Bleaching, colouring and toning hair can pose a risk – for the hairdresser. (Photo: Colourbox))

Hairdressers troubled by respiratory problems

Asthma, congestion, dry coughs and wheezing. These are just some of the symptoms which plague hair salon workers.

Dyes, bleaches and hairsprays saturate the air in a hair salon with chemicals. Customers breathe in some of this stylish smog, but employees breathe these chemicals day in and day out.

Studies have shown that coiffeurs assume a higher risk than the general public of developing various respiratory problems and allergies.

A new Swedish study looks into the way hair stylists tackle a workday tainted with health hazards.

Kerstin Kronholm Diab recently got her doctorate in medicine at Lund University with a dissertation on the health of hairdressers.

“Many have dreamed of becoming a hairdresser since they were children. If they contract afflictions they try to adapt in various ways, but that can be real hard to do,” says Diab.

Some Swedish female hairdressers deal with symptoms when they get severe by using up some of their annual vacation time, rather than going on sick leave.  Others use fans or face masks. But fans simply disperse the irritating chemicals throughout the premises and customers can be turned off by stylists in face masks, points out the Swedish medical researcher.

Diab asserts that the best solution is to ensure ample ventilation in the hair salon. This can be prohibitively expensive for self-employed persons with a small business, which is how most hair salons and barbershops in Sweden are organised. In neighbouring Norway, larger enterprises are more predominant in the hairdressing scene. This means more hairdressers are employees than in Sweden and thus have rights to paid sick leaves and the work environment is more likely to be actively regulated.

Lower quality

The PhD study comprised four investigations stretching from 1996 to 2011. The newest consisted of interviews with 14 hairdressers about their perceptions of their work environments.

In another study, from 2004-05, Diab looked int the health of 36 hairdressers immediately after they had taken a two-week holiday and then again a month later, while they were working in the hair salons.

Among the ones who suffered from the chemicals in bleaches, life quality had plunged just four weeks after vacations.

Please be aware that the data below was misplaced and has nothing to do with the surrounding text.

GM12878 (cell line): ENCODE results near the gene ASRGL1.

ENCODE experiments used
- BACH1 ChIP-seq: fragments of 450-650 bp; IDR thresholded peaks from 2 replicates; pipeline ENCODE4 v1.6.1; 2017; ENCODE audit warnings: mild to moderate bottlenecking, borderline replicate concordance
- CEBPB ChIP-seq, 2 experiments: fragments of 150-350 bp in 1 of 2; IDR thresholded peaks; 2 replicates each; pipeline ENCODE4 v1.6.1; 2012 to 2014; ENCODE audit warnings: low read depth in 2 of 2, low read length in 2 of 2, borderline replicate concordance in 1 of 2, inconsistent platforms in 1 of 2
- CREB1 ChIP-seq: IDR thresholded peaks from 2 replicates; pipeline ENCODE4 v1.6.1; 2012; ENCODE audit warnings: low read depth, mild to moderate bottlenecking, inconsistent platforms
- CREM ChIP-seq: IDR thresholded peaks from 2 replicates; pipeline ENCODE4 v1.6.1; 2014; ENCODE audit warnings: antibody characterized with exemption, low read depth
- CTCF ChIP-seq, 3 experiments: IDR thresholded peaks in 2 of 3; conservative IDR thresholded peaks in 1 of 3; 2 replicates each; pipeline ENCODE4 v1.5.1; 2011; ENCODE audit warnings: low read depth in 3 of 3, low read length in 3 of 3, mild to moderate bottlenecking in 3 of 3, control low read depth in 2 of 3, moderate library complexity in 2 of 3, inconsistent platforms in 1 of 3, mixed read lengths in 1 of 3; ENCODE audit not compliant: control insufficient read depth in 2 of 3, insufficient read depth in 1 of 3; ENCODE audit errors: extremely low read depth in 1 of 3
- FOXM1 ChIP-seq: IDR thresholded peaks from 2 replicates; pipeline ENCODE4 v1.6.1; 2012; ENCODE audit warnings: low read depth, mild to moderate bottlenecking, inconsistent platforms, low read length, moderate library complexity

The life quality of those who were not plagued by work-related respiratory problems actually  picked up a month after vacation as compared to immediately after returning to work.

“The hairdressers were quite happy with their jobs in a number of ways. They enjoyed the contact with their customers and colleagues and appreciated the way their trade was free and creative. This is also why those who struggle with respiratory problems really want to stay in the trade,” says Diab.

Greener hair solutions

“These are problems I recognise after working many years as a hairdresser,” says Lisa Andreassen, general manager of the International Hair Academy in Tromsø, Norway.

“But my impression is that things have become better in recent years. The products have been vastly improved and regulations stipulate the need for strong ventilation to remove the chemicals.”

The Labour Inspection in Norway stresses the necessity of ventilation and use of milder products in the hairdressing business. In 2010-2011 the authorities found that 35 percent of the salons they controlled lacked ventilation where chemicals were mixed and 20 percent of the salons had no ventilation at all.

However, many salons in Norway have recently entered a scheme called Grønn Frisør [Green Hairdresser], developed by the Norwegian Union of Municipal and General Employees and its Union of Hairdressers. Salons that meet the green standards use products without hazardous chemical substances.

But it isn’t easy to develop hair products that are gentle on the respiratory system, according to Swedish researcher Kerstin Kronholm Diab. Determining which chemical ingredients are harmful is not always easy and physical reactions can be individual.

Learning to take care

Andreassen thinks hairdressers can dodge much of the respiratory problems by taking certain precautions. 

“You can’t be slipshod. Takes care to use a ventilator hose that can be moved around where you work. You should always use gloves because many substances can be absorbed,” she says.

At the International Hair Academy in Tromsø the students are taught to take care of their respiratory system.

“When the students start their careers they are conscious about this – probably more aware than those who have been working for years,” says Andreassen.


Read the Norwegian version of this article at

Translated by: Glenn Ostling

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